Certainty and the LSAT Decision– The Confidence Continuim
When you choose an LSAT answer choice, how certain are you that it is right? Your confidence can range from 0% certainty to 100% certainty. You can have no certainty (blind guess – 0% right up to absolute certainty – 100%). When it comes to the LSAT, 0% certainty is more likely than 100%. In fact, it is almost impossible to be 100% certain of the answer to an LSAT question. Why? Because, the emotional fallout of taking the LSAT is too extreme. For the vast majority of people, they experience the LSAT as:
– being under tremendous time pressure to choose an answer choice; and
– being very uncertain of what answer choice to choose.
What factors determine how you choose LSAT answer choices?
The process of choosing an LSAT answer choice will engage all aspects of your mind and personality.
These aspects include:
– Intelligence – Cognitive – your intelligence – you must have the mental capacity to read and reason with the information.
– Emotions – Affective – your emotions – you need enough stress to be motivated, but not so much stress that you are incapacitated. Achieving your optimal LSAT score requires that you control the “emotional fallout” associated with the LSAT.
“As go your emotions, so goes your LSAT score!”
– Conative – how you use your intelligence and emotions to make decisions
According to the Free Dictionary “conation” is:
“The aspect of mental processes or behavior directed toward action or change and including impulse, desire, volition, and striving.”
People with similar intelligence and emotional makeup may have different styles of deciding on an answer choice. The “style of decision” is a function of how one uses intelligence to solve problems. This explains why some people with high intelligence perform poorly (the paralysis of analysis) on the LSAT and vice versa (any decision is better than no decision).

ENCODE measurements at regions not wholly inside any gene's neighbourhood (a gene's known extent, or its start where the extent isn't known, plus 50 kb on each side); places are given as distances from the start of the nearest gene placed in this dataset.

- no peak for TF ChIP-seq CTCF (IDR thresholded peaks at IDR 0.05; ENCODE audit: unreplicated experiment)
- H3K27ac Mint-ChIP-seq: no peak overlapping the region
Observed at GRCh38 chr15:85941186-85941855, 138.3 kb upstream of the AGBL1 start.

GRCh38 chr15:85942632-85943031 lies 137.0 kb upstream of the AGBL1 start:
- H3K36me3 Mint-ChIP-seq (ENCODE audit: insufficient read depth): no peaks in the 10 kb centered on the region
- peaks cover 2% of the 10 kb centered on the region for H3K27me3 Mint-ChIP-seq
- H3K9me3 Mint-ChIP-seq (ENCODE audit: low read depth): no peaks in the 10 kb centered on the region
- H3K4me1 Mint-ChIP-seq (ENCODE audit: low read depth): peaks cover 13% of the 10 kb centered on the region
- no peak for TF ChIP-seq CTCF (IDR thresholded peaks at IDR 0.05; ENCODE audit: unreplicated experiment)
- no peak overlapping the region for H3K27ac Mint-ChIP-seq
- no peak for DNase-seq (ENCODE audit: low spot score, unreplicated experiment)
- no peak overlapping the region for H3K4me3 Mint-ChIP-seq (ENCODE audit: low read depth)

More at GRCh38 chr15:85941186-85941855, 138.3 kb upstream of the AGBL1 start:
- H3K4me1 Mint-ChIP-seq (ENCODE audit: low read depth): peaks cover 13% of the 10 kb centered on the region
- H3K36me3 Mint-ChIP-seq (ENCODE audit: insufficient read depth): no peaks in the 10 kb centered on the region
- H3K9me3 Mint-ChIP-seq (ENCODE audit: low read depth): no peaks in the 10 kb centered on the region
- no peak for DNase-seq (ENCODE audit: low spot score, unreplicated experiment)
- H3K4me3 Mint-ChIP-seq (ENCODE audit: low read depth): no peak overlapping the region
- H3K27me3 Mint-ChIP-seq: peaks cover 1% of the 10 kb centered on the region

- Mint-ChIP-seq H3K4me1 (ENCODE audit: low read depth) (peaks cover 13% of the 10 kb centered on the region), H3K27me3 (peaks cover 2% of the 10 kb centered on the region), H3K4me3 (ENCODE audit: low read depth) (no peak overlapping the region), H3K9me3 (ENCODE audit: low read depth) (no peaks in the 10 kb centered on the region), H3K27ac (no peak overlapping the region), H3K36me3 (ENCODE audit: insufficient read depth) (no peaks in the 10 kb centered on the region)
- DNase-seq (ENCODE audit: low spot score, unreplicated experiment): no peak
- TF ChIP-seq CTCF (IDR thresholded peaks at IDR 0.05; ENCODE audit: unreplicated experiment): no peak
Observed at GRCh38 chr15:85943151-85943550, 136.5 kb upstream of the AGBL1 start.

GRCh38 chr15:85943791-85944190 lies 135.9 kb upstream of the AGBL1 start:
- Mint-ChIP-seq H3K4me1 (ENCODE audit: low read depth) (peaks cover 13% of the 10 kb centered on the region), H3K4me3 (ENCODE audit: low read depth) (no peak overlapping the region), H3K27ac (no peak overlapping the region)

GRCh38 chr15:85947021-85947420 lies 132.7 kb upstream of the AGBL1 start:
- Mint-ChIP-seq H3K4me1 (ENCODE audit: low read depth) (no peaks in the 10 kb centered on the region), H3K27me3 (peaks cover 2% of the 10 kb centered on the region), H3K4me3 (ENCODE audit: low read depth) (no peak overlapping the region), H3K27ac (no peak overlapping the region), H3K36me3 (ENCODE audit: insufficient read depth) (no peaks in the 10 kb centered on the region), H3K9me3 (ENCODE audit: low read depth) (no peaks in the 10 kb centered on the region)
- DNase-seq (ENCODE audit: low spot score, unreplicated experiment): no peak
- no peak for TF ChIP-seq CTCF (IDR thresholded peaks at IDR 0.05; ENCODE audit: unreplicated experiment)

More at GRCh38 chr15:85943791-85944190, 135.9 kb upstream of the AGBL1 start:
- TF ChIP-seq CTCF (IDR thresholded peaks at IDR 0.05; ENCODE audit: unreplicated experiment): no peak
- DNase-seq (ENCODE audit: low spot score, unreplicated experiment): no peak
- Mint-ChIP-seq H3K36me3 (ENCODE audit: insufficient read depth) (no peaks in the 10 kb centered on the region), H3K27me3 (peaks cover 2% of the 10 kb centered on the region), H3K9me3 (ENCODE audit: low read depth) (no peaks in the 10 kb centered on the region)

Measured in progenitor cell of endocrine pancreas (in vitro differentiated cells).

According to Kathy Kolbe in her book The Conative Connection, different personality types will use different aspects of their personality to dominate the decision process. Examples of different decision styles include:
Fact Finder – the instinctive way we gather and share information.
Follow Thru – the instinctive way we arrange and design.
Quick Start – the instinctive way we deal with risk and uncertainty.
Implementor – the instinctive way we handle space and tangibles.
When it comes to choosing an LSAT answer choice, the instinctive way that you deal with uncertainty (“Quick Start”) will be key. For example, when it comes to LSAT logic games, people have trouble getting started. There is no right or wrong way to choose answer choices. There is no right or wrong way to prepare. This point is recognized by prospective LSAT test takers. For example see the following discussion thread from one of the boards:
This discussion thread contains information about student experiences with various LSAT prep courses. The responses were interesting. However, the real question is NOT what course or book worked for someone else. The question should be:
“Given the particular way that I make decisions in the context of uncertainty, what would be the best way for me to prepare? What is the best way for me to make difficult choices – less difficult for me?”
A Case Study – Two Test Takers
Mr. Analysis vs. Mr. Blink
At the risk of oversimplification let’s introduce you to two LSAT test takers.